Thailand is one of the best places for South African travellers – airfare is affordable, night markets offer bargains and you can find good food in both fancy hotels and street-side stalls. Phuket is Thailand’s largest island. You won’t have trouble getting around! I spent New Year’s Eve in Thailand once. It was fantastic because it took me totally out of my comfort zone which I loved.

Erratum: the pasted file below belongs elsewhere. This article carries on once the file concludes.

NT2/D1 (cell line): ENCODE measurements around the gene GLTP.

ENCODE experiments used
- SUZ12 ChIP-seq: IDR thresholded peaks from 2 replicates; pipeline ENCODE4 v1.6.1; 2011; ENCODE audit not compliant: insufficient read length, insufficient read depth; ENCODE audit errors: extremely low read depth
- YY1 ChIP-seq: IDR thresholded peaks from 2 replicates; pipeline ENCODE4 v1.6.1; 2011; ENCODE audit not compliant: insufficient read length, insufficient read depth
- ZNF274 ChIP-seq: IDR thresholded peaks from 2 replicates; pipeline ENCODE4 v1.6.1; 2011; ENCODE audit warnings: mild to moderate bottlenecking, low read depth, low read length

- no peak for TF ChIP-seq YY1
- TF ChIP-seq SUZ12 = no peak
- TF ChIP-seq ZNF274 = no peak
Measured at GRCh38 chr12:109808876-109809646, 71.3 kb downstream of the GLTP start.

There was exotic food, music, huge crowds, fireworks, a countdown on the streets and lots of dancing! We spent a week on Patong beach in Phuket and a week in Bangkok which was incredible. By night, Phuket has a bustling nightlife which includes literally hundreds of restaurants, beer bars, GoGo Bars and discos. The nightlife is centred around Soi Bangla (Bangla Road) which is a chaotic atmosphere of steaming hot streets, neon lights, tasty food and magic. By day I was on the beach and by night I was either on this street or at the famous “ladyboy” cabaret called the Simon Cabaret in the Kathu District. One of the original ladyboy cabaret with Vegas-ish routines; ladyboys primp and grin through feathered extravaganzas. To top it all off, one day I rode an elephant! Bangkok was also a feast for the eyes. Did you know it has over 9 million inhabitants? An extremely religious city, we travelled around visiting ancient temples and palaces, and made sure we went to Wat Kalayanamit (Thailand’s largest indoor sitting Buddha at 15 metres/49 feet high). I really enjoyed learning about their culture. Buddhism is the main religion in Thailand and you’ll see plenty of colourful, ornately-designed temples. Even if you aren’t Buddhist, you’re free to enter and receive blessings from the monks. Be sure to visit the Big Buddha where a monk will bless you and give you a bracelet that he made himself! We also spent a day at the Ancient Ruins of Ayutthaya and another day at The Grand Palace & Wat Prakeaw. The Grand Palace was built in 1782 by King Rama I, who established Bangkok as Thailand’s new capital. A palace of jewels and gold and splendor like never seen before in Thailand, it remained the Royal Family’s official residence from 1782 to 1946. Part of the palace compound is dedicated to a royal temple, Wat Phra Kaew. This is the most sacred temple of Thailand and home to the famous Emerald Buddha – a jade statue adorned in gold clothing. To pray before the Emerald Buddha is to make merit. Although this is an important place on any visitor’s itinerary, it’s worth remembering this is a place of worship for many visiting. If you go, be respectful and dress appropriately. Make sure you wear long pants and long blouses, otherwise it’s possible to hire clothes at the gates (you won’t be allowed entry if you aren’t dressed correctly). One more thing: under no circumstances must you point your feet at the Emerald Buddha – according to their beliefs, to do so is sacrilege! If you can’t cross your legs, avoid sitting down. If you do point your feet at the Buddha, you could be escorted out by the guards. Photography inside the Emerald Buddha Chapel is also strictly forbidden… apparently this isn’t just a requirement of the chapel; taking pictures of Buddha here is against the law. The Grand Palace and Wat Pra Kaew are in the Banglamphu area of Bangkok – the ‘Old City’. You can take a taxi or Tuk Tuk.